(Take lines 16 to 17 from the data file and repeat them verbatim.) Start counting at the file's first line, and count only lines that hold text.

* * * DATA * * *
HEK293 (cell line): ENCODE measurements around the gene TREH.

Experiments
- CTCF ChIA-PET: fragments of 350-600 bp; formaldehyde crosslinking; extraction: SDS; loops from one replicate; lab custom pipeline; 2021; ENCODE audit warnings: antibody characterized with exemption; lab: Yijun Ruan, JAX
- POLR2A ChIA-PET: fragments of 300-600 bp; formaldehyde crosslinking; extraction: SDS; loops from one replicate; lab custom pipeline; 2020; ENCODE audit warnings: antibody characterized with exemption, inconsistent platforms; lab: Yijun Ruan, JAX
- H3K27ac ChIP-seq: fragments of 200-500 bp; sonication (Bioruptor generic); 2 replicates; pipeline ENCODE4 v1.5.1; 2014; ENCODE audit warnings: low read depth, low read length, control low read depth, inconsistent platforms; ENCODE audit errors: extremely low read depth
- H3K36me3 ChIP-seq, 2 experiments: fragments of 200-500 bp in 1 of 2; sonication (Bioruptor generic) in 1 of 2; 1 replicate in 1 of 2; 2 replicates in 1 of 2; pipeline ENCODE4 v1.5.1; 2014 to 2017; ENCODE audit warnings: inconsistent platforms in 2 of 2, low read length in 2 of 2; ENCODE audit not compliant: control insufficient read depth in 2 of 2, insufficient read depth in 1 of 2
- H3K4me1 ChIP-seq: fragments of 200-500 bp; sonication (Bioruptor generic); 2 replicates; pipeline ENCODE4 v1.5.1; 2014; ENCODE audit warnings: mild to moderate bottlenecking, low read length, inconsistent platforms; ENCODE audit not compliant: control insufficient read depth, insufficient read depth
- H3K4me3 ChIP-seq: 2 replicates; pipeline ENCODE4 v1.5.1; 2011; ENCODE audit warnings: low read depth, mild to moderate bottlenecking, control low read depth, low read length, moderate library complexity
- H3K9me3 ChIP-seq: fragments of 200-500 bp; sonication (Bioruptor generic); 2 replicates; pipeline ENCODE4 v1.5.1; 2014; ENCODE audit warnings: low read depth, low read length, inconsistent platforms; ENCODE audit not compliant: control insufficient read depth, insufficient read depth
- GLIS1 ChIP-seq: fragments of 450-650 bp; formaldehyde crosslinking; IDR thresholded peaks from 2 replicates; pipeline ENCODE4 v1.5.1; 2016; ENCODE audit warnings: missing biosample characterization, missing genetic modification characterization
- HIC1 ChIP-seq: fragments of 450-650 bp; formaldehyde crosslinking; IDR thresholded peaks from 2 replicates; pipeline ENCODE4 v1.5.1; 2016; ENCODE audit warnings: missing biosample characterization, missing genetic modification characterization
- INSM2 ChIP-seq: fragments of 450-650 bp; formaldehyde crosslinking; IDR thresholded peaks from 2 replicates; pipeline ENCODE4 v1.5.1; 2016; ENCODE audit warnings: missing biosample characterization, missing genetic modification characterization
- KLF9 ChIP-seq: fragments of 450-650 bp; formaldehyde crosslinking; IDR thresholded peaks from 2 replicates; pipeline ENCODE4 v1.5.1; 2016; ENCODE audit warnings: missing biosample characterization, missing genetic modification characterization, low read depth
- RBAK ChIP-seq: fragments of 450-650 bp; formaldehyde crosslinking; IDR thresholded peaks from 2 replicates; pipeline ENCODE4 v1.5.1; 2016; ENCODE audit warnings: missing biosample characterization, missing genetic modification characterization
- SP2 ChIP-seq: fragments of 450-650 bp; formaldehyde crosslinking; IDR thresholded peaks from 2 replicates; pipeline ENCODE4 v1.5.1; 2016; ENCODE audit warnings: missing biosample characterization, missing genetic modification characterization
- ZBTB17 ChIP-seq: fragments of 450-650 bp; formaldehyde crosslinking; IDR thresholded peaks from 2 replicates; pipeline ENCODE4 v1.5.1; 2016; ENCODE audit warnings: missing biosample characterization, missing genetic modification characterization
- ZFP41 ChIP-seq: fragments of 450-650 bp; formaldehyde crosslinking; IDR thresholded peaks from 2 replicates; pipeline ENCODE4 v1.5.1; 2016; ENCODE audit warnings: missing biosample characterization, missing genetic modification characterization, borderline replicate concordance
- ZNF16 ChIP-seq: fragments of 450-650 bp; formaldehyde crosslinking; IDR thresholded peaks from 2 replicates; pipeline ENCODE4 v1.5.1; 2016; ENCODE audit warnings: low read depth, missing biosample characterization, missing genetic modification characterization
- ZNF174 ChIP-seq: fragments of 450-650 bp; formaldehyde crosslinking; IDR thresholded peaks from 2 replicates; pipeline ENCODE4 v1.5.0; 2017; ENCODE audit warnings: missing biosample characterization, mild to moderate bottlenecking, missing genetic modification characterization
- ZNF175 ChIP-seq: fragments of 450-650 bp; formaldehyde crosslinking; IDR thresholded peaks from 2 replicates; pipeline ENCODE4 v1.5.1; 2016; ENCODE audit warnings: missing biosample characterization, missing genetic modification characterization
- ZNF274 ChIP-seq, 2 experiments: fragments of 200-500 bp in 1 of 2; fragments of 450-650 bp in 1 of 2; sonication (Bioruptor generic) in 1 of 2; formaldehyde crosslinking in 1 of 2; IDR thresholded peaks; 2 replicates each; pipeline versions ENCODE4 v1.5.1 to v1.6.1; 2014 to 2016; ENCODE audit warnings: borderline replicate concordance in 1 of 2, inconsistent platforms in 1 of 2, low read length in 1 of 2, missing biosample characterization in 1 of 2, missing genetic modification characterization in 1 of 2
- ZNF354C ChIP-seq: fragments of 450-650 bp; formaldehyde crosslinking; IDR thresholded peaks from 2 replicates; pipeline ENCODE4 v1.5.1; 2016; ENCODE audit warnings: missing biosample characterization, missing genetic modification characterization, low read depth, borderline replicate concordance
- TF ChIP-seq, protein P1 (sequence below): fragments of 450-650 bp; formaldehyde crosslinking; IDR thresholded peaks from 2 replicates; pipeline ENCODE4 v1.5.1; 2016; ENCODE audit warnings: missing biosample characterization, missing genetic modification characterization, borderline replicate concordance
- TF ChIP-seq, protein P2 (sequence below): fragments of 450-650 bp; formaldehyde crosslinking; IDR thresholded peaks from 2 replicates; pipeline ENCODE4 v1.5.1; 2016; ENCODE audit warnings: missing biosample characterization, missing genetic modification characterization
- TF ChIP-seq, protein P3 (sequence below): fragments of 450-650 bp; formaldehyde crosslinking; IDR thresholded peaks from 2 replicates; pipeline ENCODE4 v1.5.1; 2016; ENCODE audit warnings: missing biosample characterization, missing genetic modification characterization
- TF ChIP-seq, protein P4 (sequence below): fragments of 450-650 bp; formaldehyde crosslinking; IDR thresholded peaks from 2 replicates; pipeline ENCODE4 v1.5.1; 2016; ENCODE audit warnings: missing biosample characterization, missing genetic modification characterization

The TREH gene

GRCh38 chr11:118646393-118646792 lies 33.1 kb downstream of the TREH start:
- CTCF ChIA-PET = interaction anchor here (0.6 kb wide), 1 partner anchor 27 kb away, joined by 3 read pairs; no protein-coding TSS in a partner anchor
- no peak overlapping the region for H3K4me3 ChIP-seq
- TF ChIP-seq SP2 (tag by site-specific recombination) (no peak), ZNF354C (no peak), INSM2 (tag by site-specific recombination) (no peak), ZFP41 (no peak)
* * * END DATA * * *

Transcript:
- ZBTB17 ChIP-seq: fragments of 450-650 bp; formaldehyde crosslinking; IDR thresholded peaks from 2 replicates; pipeline ENCODE4 v1.5.1; 2016; ENCODE audit warnings: missing biosample characterization, missing genetic modification characterization
- ZFP41 ChIP-seq: fragments of 450-650 bp; formaldehyde crosslinking; IDR thresholded peaks from 2 replicates; pipeline ENCODE4 v1.5.1; 2016; ENCODE audit warnings: missing biosample characterization, missing genetic modification characterization, borderline replicate concordance